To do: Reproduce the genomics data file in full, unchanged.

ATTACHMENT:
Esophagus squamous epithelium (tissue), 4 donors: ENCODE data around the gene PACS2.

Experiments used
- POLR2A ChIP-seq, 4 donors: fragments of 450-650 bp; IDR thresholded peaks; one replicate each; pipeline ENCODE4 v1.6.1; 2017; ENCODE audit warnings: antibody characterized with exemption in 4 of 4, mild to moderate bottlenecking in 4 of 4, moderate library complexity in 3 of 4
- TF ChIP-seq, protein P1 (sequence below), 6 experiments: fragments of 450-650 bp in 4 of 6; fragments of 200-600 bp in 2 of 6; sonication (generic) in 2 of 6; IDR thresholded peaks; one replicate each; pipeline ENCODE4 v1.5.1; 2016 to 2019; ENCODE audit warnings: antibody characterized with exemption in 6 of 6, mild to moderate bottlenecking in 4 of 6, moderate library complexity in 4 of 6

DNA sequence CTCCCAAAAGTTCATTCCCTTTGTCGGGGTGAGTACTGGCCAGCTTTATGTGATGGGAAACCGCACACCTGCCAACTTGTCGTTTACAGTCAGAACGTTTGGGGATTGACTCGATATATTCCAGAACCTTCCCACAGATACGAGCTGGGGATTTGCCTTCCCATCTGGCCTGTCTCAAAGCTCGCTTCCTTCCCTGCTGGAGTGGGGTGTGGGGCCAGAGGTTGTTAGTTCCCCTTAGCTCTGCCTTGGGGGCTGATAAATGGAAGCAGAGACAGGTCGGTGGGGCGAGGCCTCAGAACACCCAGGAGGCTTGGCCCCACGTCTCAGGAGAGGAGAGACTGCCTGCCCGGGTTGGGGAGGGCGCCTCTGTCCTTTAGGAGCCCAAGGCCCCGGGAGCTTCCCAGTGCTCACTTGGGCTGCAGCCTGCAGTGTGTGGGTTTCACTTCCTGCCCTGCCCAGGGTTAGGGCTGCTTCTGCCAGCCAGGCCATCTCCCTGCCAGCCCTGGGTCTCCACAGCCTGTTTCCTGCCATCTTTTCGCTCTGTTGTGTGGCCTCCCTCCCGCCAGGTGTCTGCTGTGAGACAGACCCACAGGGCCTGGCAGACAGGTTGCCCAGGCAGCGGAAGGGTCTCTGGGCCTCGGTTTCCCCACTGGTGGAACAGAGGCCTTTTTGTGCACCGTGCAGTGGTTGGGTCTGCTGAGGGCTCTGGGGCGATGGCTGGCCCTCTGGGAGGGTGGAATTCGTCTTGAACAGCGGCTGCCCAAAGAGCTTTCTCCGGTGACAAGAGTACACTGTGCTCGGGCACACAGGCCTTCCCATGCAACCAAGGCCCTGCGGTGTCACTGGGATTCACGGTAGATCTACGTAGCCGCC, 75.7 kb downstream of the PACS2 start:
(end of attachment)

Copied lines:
Esophagus squamous epithelium (tissue), 4 donors: ENCODE data around the gene PACS2.

Experiments used
- POLR2A ChIP-seq, 4 donors: fragments of 450-650 bp; IDR thresholded peaks; one replicate each; pipeline ENCODE4 v1.6.1; 2017; ENCODE audit warnings: antibody characterized with exemption in 4 of 4, mild to moderate bottlenecking in 4 of 4, moderate library complexity in 3 of 4
- TF ChIP-seq, protein P1 (sequence below), 6 experiments: fragments of 450-650 bp in 4 of 6; fragments of 200-600 bp in 2 of 6; sonication (generic) in 2 of 6; IDR thresholded peaks; one replicate each; pipeline ENCODE4 v1.5.1; 2016 to 2019; ENCODE audit warnings: antibody characterized with exemption in 6 of 6, mild to moderate bottlenecking in 4 of 6, moderate library complexity in 4 of 6

DNA sequence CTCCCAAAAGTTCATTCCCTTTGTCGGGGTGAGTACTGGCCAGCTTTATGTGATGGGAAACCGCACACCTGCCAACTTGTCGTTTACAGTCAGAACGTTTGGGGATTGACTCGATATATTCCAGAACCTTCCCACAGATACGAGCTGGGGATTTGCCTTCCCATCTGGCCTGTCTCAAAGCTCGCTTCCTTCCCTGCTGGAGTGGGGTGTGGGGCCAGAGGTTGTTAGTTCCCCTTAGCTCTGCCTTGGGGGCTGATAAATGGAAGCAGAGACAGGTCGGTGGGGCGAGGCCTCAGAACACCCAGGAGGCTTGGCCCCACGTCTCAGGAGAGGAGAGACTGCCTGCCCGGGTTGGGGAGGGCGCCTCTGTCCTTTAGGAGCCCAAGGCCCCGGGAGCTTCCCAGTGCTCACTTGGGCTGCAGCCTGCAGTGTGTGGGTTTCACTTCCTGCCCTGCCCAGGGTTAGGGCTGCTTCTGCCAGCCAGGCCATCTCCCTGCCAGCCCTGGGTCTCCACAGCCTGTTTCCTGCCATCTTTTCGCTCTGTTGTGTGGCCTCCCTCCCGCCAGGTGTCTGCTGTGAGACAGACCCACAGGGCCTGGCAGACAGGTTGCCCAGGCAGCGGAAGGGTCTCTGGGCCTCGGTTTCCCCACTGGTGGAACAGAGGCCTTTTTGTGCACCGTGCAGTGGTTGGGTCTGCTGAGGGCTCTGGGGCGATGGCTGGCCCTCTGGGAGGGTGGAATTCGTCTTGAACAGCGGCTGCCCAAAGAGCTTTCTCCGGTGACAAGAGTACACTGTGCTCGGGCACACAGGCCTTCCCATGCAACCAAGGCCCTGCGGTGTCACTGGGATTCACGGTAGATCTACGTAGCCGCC, 75.7 kb downstream of the PACS2 start: